Instead of exploring more lost civilizations and sampling the foods and drinks of offbeat destinations, I spent the summer, here, in my home office, writing my Master’s thesis. Of course, I occasionally made trips to the library and to meet with my advisor, but it was all for the thesis. Although I didn’t leave the city of Ankara, Turkey, I did learn a whole lot about the predecessors of this country, the Ottomans, the old-fashioned way – reading.
My thesis attempts to answer this question: Why did the Ottoman Navy wait more than a hundred years to develop and implement advanced technology, like sailing ships, during the sixteenth century age of exploration? Unfortunately the thesis is written in Turkish, and this blog is in English, so I won’t just paste the 100 pages in here – consider yourselves lucky! If anybody wants to read it in Turkish, please contact me, and I’ll happily forward it to you. For the rest of you, here’s a quick summary.
Basically, the Ottomans didn’t need to develop sailing ships or the accompanying technology. The major development impetus for the Atlantic fleets was their desire to bypass Ottoman lands on the spice route. Exploration came later, after they bumped into the “New World” on their quest to find a better way to India and realized the world of wealth it offered. For the Ottomans, India and its spices could easily be reached via the ancient caravan routes – they weren’t trying to bypass themselves, obviously. Furthermore, in terms of expansion of the empire, the Ottomans were always more concerned with gaining more land territory, while their major European competitors worked toward maritime domination. In terms of military competition, the Ottoman Army almost always got priority over the Navy, including allocation of resources and attention. And in their primary waters, the Mediterranean Sea, the Ottoman’s enemies were also using oar-powered vessels, so there was no drive for technology improvements fueled by competition there. In the frontier, the Indian Ocean region, the Ottomans managed to compete with the Portuguese by controlling the routes close to the land while the Portuguese stayed in the open oceans. Although they had several skirmishes and port attacks, neither ever gained much ground from the other during the sixteenth century.
Somewhere in these reasons fits the Ottoman practice of hiring corsairs to run the Navy, which can be considered either encouraging technological innovation or retarding it, depending on the individual and the day. Even when they were running the fleet, the corsairs continued to operate like pirates on their off-time, and possibly even when they were on the Ottoman’s clock. I didn’t delve too deeply into the Ottoman psychology as I think it would take way more than six month’s study to apply any understanding of it to an argument like mine. So, although the Ottomans didn’t need to adapt to sailing ships in the sixteenth century, eventually they did, and by the time they realized it, it was too late, as England and Holland had already established their Indian trading companies and gradually dominated the entire trade.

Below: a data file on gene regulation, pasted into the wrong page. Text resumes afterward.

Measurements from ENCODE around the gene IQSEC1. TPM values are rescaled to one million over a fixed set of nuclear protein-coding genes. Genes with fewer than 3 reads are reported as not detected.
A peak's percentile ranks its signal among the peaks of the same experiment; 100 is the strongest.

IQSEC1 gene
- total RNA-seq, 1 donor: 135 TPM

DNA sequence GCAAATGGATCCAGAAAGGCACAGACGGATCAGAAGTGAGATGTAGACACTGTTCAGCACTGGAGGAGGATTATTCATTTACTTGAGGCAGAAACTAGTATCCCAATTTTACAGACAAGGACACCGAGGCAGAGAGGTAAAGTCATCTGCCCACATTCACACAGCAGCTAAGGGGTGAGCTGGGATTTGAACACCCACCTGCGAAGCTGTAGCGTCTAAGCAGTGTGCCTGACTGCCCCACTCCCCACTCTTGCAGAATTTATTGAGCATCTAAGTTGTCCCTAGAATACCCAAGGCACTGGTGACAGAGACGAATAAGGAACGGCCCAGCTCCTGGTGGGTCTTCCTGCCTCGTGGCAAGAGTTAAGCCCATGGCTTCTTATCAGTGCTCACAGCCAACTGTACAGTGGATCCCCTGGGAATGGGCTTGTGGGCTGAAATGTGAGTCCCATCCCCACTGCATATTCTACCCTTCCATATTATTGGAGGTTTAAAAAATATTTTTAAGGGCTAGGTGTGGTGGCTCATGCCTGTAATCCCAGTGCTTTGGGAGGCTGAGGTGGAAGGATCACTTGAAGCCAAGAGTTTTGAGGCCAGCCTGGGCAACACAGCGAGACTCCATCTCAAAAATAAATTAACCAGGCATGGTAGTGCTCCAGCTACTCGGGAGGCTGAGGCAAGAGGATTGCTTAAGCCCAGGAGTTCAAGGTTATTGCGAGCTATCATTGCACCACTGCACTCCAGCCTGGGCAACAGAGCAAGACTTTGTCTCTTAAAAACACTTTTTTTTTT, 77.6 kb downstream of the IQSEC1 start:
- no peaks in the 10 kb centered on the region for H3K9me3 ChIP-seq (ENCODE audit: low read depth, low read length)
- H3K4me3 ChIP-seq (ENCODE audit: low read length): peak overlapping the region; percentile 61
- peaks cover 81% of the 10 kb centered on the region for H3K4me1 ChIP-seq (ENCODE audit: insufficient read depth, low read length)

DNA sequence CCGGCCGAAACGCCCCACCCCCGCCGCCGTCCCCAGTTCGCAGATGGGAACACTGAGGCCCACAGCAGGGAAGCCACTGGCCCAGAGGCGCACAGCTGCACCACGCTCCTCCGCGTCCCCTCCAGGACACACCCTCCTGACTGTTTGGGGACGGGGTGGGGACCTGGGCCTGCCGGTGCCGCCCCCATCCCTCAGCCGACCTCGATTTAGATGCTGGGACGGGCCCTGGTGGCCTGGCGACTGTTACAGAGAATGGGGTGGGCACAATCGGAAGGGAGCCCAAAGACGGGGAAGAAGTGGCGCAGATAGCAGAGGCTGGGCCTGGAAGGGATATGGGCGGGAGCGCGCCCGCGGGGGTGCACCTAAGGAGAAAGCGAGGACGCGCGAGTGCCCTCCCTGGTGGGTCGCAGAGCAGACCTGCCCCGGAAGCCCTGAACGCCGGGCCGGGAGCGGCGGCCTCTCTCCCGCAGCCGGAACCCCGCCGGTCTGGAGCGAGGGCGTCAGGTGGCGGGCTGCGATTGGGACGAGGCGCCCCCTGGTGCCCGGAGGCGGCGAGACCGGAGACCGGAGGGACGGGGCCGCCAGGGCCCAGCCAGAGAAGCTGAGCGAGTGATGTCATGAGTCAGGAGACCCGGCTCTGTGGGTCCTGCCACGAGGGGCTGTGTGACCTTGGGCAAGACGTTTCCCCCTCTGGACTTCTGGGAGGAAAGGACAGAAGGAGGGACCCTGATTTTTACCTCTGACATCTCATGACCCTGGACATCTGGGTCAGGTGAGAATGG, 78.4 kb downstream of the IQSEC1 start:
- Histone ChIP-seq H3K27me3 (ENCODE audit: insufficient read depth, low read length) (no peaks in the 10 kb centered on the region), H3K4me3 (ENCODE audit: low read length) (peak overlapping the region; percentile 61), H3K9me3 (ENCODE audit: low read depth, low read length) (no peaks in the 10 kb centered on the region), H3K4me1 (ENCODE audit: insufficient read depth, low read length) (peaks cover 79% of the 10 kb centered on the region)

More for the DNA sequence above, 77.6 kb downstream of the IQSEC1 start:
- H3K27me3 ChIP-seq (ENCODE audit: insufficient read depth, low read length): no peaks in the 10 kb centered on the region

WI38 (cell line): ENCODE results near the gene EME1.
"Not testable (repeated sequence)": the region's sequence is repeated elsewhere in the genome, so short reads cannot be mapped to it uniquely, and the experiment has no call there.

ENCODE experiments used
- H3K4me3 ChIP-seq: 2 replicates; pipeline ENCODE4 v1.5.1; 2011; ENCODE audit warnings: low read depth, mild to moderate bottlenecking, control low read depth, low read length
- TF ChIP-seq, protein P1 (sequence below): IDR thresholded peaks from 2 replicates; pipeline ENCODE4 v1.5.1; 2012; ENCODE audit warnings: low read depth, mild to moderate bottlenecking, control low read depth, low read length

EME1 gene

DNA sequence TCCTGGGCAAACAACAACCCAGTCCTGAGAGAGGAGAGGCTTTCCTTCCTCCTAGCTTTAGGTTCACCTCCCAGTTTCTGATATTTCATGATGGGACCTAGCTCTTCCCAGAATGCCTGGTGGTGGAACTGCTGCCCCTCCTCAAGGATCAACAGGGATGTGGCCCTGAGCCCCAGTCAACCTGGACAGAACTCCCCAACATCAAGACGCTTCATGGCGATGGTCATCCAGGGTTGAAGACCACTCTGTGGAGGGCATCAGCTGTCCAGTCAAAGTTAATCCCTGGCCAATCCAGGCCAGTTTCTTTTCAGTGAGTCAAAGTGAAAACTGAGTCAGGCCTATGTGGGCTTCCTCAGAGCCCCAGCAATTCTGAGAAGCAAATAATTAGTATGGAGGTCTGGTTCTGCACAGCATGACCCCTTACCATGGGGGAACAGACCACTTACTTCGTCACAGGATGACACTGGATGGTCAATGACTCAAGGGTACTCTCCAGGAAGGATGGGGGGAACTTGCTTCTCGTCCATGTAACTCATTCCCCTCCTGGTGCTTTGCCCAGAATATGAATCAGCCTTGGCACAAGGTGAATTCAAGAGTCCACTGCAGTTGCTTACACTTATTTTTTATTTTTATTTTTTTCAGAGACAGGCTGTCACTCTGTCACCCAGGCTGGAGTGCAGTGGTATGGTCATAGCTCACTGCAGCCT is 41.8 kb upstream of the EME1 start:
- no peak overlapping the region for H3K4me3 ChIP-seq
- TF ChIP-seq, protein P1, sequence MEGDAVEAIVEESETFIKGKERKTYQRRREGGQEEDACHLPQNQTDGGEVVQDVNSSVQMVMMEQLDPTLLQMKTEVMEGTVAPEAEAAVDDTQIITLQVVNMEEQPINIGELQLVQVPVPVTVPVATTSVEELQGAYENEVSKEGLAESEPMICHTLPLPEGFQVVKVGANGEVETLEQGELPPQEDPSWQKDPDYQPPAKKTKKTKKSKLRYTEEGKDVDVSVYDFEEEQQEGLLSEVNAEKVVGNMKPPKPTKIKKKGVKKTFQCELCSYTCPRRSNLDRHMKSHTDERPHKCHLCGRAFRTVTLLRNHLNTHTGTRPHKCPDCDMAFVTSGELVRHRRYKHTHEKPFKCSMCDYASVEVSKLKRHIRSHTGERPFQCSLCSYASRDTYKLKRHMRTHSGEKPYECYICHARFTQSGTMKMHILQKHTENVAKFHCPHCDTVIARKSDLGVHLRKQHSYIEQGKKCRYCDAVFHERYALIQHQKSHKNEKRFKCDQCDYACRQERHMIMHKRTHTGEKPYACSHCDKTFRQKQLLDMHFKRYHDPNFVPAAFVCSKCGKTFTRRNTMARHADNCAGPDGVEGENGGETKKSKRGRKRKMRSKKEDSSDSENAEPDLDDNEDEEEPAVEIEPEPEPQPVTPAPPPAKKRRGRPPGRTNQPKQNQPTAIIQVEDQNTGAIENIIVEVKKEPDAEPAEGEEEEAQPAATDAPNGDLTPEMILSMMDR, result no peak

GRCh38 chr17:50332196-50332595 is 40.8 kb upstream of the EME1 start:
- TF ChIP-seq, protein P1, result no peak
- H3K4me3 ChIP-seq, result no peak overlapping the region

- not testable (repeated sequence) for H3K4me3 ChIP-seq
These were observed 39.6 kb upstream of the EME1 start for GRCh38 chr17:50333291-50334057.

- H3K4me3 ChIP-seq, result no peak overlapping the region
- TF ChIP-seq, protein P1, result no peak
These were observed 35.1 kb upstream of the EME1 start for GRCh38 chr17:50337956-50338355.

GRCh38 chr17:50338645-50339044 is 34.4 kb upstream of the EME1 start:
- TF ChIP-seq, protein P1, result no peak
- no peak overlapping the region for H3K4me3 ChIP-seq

If you find any of this interesting, I recommend reading The Ottoman Age of Exploration, by Giancarlo Casale. Although it doesn’t answer the question I researched, the book explains how the Ottomans managed to hold their own against the Portuguese in the Indian Ocean for the better part of the sixteenth century while relying on older, out-dated technology, and tells great stories of the palace intrigue and political manipulations by every side while trying to gain or hold on to positions.
Earlier this week I defended my thesis. It was mostly successful, although I have to make a few additions and revisions in order for my university to finally accept it. Like me, the professors were all impressed with the fact that I wrote it in Turkish! I have to admit, however, that it wasn’t my first choice to write it in Turkish, as I thought that a thesis in English would be more helpful if I chose to pursue an academic career in the future. When I picked up the bound work at the print shop and held a fat 110 page document in my hands, I almost couldn’t believe that I had made this thing. I was so proud that I temporarily forgot about all of the run-on sentences and not-quite complete arguments that I knew it contained. Still, I’m happy with the final results, and making the required corrections won’t be a major effort.
So, this Olmsted project of learning a new language and then completing a graduate program in that language is nearly complete. I started learning Turkish in November of 2011, and here I am in September of 2014, weeks away from getting my degree! Honestly, when I started the program I wasn’t really sure I could get to this point.
Of course, now that I’m almost done, this traveling girl is aching to get back on the road. We have a huge trip planned for next month, and I’m thinking we may take some short trips around Turkey between now and then. In the meantime, I plan on writing about observations of daily life in Turkey and catching up on some of the trips that didn’t make it into the blog. Stay tuned!